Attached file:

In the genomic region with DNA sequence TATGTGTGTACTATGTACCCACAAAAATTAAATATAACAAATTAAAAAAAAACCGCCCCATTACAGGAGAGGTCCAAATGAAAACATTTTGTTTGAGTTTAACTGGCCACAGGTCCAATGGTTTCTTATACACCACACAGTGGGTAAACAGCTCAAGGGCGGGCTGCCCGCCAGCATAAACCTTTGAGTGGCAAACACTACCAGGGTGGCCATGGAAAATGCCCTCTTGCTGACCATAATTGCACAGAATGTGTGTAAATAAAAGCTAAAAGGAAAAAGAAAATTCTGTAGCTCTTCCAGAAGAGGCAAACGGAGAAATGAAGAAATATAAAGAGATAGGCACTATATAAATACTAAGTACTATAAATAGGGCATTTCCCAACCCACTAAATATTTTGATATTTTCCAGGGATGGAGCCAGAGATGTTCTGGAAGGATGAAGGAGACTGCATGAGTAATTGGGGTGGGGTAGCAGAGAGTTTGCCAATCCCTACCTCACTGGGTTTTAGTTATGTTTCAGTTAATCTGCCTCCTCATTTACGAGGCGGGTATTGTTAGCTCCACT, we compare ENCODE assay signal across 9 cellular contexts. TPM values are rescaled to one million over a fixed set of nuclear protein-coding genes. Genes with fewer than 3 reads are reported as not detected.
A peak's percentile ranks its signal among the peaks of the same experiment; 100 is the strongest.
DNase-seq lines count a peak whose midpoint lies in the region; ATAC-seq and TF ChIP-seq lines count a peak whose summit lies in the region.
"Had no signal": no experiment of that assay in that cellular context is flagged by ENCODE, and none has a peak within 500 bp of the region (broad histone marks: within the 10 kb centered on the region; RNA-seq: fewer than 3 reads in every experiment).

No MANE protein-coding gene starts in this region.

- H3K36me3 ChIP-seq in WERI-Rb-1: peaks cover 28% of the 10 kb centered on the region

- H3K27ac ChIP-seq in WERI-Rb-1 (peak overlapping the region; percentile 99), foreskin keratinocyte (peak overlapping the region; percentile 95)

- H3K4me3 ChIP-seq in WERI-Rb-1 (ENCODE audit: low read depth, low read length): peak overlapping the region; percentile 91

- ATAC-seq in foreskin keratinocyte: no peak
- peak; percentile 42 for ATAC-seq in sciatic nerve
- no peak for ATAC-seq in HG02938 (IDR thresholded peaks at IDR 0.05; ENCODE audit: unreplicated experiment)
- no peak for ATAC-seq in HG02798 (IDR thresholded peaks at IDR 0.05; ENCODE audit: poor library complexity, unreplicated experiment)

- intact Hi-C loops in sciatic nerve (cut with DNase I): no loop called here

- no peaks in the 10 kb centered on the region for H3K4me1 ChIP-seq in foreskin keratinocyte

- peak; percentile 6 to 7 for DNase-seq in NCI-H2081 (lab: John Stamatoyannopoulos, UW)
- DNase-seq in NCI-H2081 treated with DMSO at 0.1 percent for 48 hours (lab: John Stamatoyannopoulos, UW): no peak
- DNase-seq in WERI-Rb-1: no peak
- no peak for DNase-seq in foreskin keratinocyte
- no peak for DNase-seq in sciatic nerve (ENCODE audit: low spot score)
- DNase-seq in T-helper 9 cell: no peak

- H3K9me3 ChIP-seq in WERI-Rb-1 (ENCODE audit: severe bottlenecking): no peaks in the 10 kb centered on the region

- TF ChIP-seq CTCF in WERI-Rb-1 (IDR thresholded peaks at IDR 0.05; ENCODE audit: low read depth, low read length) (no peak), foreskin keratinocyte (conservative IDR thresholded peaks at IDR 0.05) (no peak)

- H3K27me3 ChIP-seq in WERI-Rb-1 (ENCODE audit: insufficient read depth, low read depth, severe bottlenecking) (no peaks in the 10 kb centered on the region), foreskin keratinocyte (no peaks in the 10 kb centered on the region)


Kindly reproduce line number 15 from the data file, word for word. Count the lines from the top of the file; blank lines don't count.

- peak; percentile 6 to 7 for DNase-seq in NCI-H2081 (lab: John Stamatoyannopoulos, UW)